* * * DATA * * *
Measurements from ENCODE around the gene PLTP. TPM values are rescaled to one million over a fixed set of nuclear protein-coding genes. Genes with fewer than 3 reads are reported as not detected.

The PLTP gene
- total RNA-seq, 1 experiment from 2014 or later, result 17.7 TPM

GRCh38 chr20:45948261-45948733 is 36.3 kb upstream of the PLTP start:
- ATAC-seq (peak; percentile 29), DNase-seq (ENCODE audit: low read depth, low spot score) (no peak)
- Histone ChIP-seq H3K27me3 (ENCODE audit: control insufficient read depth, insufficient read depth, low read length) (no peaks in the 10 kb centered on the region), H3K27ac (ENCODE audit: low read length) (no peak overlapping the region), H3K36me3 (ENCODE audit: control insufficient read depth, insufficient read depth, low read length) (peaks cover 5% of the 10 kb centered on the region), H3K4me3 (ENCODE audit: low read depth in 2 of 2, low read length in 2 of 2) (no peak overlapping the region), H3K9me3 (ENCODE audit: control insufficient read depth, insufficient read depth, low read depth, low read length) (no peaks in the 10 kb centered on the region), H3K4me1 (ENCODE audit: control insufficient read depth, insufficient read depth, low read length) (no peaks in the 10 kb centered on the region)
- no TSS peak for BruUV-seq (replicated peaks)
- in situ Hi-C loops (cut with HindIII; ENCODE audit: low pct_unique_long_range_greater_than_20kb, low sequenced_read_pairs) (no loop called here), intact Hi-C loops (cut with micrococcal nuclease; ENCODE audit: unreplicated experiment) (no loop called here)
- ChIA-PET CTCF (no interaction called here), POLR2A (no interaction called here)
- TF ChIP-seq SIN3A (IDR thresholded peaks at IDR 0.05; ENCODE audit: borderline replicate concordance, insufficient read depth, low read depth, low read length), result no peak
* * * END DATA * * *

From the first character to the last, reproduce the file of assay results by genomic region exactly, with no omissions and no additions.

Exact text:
Measurements from ENCODE around the gene PLTP. TPM values are rescaled to one million over a fixed set of nuclear protein-coding genes. Genes with fewer than 3 reads are reported as not detected.

The PLTP gene
- total RNA-seq, 1 experiment from 2014 or later, result 17.7 TPM

GRCh38 chr20:45948261-45948733 is 36.3 kb upstream of the PLTP start:
- ATAC-seq (peak; percentile 29), DNase-seq (ENCODE audit: low read depth, low spot score) (no peak)
- Histone ChIP-seq H3K27me3 (ENCODE audit: control insufficient read depth, insufficient read depth, low read length) (no peaks in the 10 kb centered on the region), H3K27ac (ENCODE audit: low read length) (no peak overlapping the region), H3K36me3 (ENCODE audit: control insufficient read depth, insufficient read depth, low read length) (peaks cover 5% of the 10 kb centered on the region), H3K4me3 (ENCODE audit: low read depth in 2 of 2, low read length in 2 of 2) (no peak overlapping the region), H3K9me3 (ENCODE audit: control insufficient read depth, insufficient read depth, low read depth, low read length) (no peaks in the 10 kb centered on the region), H3K4me1 (ENCODE audit: control insufficient read depth, insufficient read depth, low read length) (no peaks in the 10 kb centered on the region)
- no TSS peak for BruUV-seq (replicated peaks)
- in situ Hi-C loops (cut with HindIII; ENCODE audit: low pct_unique_long_range_greater_than_20kb, low sequenced_read_pairs) (no loop called here), intact Hi-C loops (cut with micrococcal nuclease; ENCODE audit: unreplicated experiment) (no loop called here)
- ChIA-PET CTCF (no interaction called here), POLR2A (no interaction called here)
- TF ChIP-seq SIN3A (IDR thresholded peaks at IDR 0.05; ENCODE audit: borderline replicate concordance, insufficient read depth, low read depth, low read length), result no peak